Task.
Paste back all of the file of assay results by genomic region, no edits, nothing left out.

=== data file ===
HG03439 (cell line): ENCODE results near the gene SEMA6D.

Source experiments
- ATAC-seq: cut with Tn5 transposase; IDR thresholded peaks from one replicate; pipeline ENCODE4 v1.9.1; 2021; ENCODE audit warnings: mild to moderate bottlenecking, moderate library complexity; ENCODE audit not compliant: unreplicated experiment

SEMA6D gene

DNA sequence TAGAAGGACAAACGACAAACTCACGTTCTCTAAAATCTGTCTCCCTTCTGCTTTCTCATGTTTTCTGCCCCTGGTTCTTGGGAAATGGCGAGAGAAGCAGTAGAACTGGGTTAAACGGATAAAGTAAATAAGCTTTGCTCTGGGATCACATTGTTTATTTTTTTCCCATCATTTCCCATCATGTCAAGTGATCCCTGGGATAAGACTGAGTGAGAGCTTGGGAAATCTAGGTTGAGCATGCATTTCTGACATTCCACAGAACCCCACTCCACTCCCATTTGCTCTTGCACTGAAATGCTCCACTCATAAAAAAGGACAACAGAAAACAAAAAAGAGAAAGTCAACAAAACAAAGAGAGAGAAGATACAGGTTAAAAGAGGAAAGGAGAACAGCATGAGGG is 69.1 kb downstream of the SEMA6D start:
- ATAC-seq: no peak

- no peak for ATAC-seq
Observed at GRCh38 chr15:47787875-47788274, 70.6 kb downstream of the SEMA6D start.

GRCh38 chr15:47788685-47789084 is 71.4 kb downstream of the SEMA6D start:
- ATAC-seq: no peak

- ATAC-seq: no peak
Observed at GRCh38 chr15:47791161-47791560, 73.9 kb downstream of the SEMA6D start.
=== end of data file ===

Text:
HG03439 (cell line): ENCODE results near the gene SEMA6D.

Source experiments
- ATAC-seq: cut with Tn5 transposase; IDR thresholded peaks from one replicate; pipeline ENCODE4 v1.9.1; 2021; ENCODE audit warnings: mild to moderate bottlenecking, moderate library complexity; ENCODE audit not compliant: unreplicated experiment

SEMA6D gene

DNA sequence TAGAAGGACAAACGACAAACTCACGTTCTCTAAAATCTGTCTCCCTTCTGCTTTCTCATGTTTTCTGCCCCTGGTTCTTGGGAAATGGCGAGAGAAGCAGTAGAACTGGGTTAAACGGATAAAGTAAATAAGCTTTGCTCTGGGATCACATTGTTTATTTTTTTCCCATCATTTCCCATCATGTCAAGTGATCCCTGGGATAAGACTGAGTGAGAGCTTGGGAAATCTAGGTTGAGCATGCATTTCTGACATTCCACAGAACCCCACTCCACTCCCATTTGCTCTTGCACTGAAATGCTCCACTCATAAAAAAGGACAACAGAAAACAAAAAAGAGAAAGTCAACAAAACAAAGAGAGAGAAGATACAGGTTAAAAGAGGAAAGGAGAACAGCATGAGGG is 69.1 kb downstream of the SEMA6D start:
- ATAC-seq: no peak

- no peak for ATAC-seq
Observed at GRCh38 chr15:47787875-47788274, 70.6 kb downstream of the SEMA6D start.

GRCh38 chr15:47788685-47789084 is 71.4 kb downstream of the SEMA6D start:
- ATAC-seq: no peak

- ATAC-seq: no peak
Observed at GRCh38 chr15:47791161-47791560, 73.9 kb downstream of the SEMA6D start.